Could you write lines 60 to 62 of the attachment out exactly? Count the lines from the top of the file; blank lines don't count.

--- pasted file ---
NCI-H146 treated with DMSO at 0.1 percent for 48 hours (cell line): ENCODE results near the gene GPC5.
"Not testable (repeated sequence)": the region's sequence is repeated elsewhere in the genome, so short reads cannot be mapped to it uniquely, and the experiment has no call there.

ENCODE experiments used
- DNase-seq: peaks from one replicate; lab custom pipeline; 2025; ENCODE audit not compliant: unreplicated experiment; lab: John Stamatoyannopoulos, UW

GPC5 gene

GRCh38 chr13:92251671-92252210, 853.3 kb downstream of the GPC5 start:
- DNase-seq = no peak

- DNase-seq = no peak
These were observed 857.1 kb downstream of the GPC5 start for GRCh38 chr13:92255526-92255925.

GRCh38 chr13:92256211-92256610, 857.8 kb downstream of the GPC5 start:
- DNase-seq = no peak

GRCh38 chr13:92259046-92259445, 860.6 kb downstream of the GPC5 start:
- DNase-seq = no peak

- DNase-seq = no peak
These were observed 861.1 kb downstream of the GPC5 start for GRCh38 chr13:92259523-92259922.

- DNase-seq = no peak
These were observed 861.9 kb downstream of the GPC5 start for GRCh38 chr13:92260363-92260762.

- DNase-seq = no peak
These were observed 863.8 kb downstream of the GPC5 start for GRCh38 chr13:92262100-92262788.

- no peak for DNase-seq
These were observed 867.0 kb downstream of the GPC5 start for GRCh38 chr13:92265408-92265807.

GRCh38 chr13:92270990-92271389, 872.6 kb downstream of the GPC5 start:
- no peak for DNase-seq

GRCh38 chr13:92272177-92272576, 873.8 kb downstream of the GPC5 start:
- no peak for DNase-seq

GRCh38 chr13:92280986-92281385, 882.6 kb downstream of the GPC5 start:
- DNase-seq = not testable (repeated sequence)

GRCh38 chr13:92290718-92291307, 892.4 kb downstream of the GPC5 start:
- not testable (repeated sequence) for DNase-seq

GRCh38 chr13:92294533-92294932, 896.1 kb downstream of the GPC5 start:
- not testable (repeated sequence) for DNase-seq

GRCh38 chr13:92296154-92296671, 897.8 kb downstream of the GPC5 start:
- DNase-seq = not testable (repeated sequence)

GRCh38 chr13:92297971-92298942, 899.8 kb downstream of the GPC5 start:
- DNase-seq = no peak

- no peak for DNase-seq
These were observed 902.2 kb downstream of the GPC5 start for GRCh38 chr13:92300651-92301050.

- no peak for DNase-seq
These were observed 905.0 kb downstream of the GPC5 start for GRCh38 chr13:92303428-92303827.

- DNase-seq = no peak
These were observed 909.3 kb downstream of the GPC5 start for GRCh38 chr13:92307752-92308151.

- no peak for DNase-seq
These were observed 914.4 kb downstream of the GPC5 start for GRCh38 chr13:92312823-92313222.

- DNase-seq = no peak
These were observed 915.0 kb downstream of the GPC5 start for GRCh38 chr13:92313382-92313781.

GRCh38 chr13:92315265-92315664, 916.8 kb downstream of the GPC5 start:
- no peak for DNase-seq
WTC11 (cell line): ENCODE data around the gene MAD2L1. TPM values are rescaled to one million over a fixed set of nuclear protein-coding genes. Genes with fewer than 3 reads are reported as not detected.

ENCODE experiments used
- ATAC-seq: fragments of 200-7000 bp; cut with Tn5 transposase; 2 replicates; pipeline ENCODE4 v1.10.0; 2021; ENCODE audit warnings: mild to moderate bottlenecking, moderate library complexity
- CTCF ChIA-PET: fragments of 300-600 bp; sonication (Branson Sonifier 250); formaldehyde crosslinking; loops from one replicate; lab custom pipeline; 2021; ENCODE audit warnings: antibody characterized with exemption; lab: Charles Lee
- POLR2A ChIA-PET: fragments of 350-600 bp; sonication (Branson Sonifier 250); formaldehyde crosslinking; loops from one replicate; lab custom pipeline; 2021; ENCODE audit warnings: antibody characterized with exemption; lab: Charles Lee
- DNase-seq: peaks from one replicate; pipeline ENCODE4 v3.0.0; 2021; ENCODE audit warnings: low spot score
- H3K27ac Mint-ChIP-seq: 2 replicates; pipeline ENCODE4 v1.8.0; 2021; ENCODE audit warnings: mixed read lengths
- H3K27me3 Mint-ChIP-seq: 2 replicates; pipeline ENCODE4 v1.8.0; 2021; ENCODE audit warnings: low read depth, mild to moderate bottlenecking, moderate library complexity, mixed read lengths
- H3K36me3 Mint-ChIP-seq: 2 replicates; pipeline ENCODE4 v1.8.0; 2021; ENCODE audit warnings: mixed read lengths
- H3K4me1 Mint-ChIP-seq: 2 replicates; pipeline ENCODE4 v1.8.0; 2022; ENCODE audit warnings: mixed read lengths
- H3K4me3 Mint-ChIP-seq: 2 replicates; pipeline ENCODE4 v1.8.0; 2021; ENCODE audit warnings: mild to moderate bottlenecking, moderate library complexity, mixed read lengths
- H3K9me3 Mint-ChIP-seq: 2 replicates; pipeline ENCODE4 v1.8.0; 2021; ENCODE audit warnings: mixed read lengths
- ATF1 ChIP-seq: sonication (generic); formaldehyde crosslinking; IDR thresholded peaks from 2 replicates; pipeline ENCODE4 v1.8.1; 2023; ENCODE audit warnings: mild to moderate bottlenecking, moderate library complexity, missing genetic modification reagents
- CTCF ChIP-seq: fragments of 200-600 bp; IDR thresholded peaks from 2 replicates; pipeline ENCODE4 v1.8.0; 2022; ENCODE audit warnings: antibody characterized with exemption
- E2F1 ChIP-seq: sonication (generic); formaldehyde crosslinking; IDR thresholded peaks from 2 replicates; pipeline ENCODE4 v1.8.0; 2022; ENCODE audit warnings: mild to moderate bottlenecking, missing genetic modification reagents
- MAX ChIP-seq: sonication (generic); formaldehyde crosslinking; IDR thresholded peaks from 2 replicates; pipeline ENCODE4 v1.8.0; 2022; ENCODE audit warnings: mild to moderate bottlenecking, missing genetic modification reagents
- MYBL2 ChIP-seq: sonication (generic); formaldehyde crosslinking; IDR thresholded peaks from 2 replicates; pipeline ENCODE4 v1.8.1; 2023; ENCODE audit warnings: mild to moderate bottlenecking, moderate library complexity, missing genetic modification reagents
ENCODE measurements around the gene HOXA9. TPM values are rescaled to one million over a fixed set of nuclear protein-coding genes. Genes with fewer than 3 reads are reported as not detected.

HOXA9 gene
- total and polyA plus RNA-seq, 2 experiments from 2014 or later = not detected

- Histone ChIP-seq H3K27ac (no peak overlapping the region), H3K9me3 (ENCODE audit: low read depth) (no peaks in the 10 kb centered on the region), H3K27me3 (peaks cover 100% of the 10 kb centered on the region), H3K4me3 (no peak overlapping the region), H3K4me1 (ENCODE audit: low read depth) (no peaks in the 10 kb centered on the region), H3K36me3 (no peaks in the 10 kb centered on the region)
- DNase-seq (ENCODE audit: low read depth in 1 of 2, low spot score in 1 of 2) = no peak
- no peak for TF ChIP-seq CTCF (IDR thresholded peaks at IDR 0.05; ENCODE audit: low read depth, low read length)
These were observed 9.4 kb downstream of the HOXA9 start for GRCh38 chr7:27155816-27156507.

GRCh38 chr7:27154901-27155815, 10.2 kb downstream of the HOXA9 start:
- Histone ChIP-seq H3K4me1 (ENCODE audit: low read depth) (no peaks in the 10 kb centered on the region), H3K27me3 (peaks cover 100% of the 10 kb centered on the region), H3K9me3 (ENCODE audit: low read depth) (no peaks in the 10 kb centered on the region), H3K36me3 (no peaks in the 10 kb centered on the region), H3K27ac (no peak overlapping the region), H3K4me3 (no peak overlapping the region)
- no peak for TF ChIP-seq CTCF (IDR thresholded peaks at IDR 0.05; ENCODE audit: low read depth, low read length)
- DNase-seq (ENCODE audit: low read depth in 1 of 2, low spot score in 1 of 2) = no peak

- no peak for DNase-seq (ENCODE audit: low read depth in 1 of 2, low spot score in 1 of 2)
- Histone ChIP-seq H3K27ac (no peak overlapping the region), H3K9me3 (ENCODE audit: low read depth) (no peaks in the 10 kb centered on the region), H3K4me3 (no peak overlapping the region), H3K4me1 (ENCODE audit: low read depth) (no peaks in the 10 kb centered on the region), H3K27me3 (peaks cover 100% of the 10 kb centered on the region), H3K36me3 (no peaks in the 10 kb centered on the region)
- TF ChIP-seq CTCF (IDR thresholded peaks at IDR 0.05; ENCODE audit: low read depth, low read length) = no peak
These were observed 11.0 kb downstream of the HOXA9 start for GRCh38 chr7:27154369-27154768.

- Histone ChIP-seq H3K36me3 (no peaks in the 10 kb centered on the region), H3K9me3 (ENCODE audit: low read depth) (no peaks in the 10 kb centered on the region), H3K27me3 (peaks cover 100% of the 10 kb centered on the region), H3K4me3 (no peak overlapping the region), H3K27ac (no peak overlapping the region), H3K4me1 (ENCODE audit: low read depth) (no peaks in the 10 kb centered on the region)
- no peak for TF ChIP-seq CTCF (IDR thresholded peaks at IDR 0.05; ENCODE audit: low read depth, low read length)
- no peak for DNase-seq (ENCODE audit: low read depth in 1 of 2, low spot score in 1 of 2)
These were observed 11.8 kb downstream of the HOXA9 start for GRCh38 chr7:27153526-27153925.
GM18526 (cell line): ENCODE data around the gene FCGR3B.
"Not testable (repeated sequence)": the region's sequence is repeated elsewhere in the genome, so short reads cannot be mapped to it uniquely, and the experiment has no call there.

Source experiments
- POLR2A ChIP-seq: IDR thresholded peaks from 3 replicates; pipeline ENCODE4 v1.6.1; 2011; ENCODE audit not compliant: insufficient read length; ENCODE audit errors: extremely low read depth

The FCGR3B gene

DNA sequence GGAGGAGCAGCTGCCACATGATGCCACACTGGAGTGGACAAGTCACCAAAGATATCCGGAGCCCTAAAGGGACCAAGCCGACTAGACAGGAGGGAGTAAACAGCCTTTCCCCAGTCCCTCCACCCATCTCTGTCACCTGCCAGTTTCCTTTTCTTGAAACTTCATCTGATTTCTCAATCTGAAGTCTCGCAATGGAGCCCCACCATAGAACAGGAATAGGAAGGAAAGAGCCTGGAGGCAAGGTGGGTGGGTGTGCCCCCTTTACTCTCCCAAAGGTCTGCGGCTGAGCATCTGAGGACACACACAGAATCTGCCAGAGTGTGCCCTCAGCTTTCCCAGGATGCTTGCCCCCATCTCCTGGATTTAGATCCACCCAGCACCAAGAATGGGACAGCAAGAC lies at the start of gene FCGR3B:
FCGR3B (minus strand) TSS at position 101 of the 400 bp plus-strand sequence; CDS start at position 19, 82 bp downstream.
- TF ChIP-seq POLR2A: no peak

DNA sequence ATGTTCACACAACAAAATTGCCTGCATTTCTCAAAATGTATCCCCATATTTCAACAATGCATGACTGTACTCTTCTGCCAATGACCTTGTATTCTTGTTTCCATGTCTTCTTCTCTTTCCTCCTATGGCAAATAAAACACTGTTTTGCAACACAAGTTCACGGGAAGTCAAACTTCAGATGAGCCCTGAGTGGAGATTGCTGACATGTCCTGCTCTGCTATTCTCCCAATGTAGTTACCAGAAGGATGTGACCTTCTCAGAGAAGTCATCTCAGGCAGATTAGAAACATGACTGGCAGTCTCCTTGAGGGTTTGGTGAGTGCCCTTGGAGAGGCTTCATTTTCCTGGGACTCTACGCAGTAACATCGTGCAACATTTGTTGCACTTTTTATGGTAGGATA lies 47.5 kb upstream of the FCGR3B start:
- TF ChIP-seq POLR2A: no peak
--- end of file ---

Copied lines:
- ATF1 ChIP-seq: sonication (generic); formaldehyde crosslinking; IDR thresholded peaks from 2 replicates; pipeline ENCODE4 v1.8.1; 2023; ENCODE audit warnings: mild to moderate bottlenecking, moderate library complexity, missing genetic modification reagents
- CTCF ChIP-seq: fragments of 200-600 bp; IDR thresholded peaks from 2 replicates; pipeline ENCODE4 v1.8.0; 2022; ENCODE audit warnings: antibody characterized with exemption
- E2F1 ChIP-seq: sonication (generic); formaldehyde crosslinking; IDR thresholded peaks from 2 replicates; pipeline ENCODE4 v1.8.0; 2022; ENCODE audit warnings: mild to moderate bottlenecking, missing genetic modification reagents